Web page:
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Photo by Jim Tate Justin Guggisberg and RJ Hogrefe share with other veterans the benefits that the Southwest Minnesota State University Veterans Resource Center has to offer.

Many veterans choose to go to university after being demobilized. At Southwest Minnesota State University, they are welcomed into a welcoming environment at the Veterans Resource Center.

The Center is somewhat of a refuge for those veterans, who tend to use military acronyms, have their own “Tongue” and a unique sense of humor. They share common experiences that are foreign to the majority of students.

Justin Guggisberg is the Higher Education, Benefits and Resources Coordinator for the Minnesota Department of Veterans Affairs. The Wabasso native is a 20 year veteran of the Air Force and is in his 11th year on the SMSU campus, where he finds great satisfaction in helping veterans and active duty military personnel wishing to continue their studies at the university.

“I actually started school here in 2009, and was finishing my degree in administration of justice and social work. I was a work-study student for Pat Ebner, and when she passed away all the work-study students had applied for her position and I was fortunate enough to get it.

RJ Hogrefe is from Holloway and has been a four-year Marine Corps veteran where he was a chemical, biological, radiological and nuclear defense specialist. The non-traditional student decided to return to college to complete his history degree, which he started in the Marine Corps.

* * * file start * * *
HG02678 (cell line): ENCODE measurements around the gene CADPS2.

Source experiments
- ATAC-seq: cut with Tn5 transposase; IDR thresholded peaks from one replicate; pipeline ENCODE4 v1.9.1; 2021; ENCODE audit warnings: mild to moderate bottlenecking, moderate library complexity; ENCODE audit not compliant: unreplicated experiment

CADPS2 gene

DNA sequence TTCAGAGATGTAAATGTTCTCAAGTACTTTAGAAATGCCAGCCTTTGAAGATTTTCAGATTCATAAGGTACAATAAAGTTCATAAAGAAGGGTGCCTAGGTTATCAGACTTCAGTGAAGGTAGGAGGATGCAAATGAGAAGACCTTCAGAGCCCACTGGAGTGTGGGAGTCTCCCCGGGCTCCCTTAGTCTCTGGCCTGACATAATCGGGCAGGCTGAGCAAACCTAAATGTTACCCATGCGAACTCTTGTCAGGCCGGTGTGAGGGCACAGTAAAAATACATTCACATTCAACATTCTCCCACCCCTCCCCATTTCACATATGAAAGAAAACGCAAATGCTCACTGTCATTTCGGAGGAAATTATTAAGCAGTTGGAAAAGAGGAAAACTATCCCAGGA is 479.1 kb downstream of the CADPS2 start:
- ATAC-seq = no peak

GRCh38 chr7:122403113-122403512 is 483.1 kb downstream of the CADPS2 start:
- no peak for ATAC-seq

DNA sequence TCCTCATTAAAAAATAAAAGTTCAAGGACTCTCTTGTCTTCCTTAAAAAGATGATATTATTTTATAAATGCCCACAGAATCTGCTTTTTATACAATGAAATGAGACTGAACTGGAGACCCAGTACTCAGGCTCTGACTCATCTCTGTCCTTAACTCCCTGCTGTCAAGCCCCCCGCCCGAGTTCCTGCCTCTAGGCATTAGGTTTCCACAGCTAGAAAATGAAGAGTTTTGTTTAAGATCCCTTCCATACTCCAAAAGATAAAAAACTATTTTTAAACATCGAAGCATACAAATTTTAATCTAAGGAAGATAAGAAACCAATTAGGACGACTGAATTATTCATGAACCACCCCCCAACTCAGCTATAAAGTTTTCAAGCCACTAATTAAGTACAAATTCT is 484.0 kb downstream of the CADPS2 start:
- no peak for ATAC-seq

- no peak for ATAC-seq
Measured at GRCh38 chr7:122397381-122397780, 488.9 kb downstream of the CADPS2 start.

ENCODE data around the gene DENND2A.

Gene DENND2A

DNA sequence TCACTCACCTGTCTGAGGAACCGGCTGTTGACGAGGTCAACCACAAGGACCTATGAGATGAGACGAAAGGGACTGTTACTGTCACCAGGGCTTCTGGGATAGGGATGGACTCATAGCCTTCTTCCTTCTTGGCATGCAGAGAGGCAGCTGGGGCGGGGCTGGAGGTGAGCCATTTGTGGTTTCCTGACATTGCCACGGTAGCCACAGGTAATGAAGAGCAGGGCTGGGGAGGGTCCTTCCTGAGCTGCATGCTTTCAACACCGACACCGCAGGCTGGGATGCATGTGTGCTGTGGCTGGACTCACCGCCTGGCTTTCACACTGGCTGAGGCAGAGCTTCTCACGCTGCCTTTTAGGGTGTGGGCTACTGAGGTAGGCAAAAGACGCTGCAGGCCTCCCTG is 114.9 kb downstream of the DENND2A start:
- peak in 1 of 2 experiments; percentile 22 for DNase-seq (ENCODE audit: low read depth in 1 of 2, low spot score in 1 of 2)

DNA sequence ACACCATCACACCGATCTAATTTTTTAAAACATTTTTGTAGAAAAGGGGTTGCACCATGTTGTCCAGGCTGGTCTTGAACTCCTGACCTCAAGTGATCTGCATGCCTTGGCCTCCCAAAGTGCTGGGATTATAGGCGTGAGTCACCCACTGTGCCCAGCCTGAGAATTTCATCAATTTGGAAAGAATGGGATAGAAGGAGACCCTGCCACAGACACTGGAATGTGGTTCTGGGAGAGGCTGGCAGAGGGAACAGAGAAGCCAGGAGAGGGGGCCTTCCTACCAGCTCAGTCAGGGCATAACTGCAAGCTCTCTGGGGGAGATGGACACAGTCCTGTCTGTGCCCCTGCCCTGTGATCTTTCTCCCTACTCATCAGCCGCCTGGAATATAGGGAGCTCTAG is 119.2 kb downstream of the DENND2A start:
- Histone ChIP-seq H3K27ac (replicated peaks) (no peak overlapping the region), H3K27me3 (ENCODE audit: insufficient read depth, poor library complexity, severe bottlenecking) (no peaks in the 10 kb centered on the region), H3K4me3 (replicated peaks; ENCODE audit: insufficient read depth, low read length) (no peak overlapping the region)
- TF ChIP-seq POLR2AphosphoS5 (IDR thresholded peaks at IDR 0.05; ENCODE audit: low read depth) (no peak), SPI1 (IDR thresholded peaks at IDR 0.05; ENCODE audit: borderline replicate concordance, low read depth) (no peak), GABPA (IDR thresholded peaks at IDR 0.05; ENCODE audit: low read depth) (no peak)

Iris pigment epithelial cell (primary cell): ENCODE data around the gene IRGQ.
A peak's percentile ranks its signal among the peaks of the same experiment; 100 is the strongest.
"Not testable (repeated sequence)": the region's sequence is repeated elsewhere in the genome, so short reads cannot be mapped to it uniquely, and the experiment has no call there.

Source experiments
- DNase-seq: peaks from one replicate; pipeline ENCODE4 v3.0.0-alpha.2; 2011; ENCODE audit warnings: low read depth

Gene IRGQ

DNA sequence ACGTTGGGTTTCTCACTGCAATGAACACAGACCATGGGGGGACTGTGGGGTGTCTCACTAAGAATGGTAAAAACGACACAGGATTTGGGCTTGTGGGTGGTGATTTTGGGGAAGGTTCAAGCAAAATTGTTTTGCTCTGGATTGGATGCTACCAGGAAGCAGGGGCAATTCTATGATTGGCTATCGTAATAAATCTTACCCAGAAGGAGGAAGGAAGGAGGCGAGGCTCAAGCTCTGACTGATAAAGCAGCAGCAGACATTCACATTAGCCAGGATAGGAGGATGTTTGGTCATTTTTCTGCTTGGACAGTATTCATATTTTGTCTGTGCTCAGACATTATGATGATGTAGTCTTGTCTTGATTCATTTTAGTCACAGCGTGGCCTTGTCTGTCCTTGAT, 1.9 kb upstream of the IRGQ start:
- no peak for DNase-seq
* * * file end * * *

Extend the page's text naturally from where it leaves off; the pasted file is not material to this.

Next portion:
Guggisberg and Hogrefe both reflected on the benefits that the Veterans Resource Center brings to them individually. The Center helps veterans, of course, but also their dependents.

“We also help the families of our veterans”, said Guggisberg.

There are so many perks available, and Guggisberg makes sure to answer all questions.

Hogrefe said the transition from military to university life was a real change.

“Going to college after serving has been a huge culture change. Going from a very structured lifestyle to a very relaxed atmosphere was difficult. Making the transition to the real world is difficult, so being able to have a place where I can speak with our military acronyms makes me feel a lot better in college ”, Hogrefe said.

He reiterated that the Veterans Resource Center is a place he calls home.

“Everyone who comes to this center understands me and I really appreciate that” he said.

Guggisberg and Hogrefe mention some of the awareness activities sponsored by the Veterans Club. Walk Tacos are a popular event, and then the Veterans Club sponsors a 5K / 10K run every Homecoming. They are proactive in raising awareness at the Veterans Resource Center.

“The best part of my job is seeing different groups come forward and making those connections throughout their academic journey”, Guggisberg said, a sentiment shared by Hogrefe.

“I probably would never have spoken to some of the veterans on campus because as military people we are very quiet and stay together. This center is a place where we can just come and talk about our struggles, our achievements and help each other knowing that we are not alone. he said.

Veterans bring an interesting perspective to the college, Hogrefe said.

“They see the lessons as a job; you get paid (by the GI Bill) for it, so they intend to do well in the class. Veterans have a variety of life experiences that will change them forever, so why not incorporate that into the courses they take and share that experience with others? “ he said.

SMSU was ranked third in the country as a Military Friendly School and Military Spouse Institution. It’s a culture that Guggisberg has worked hard to establish and veterans in the region who are considering returning to college can contact him at: [email protected]

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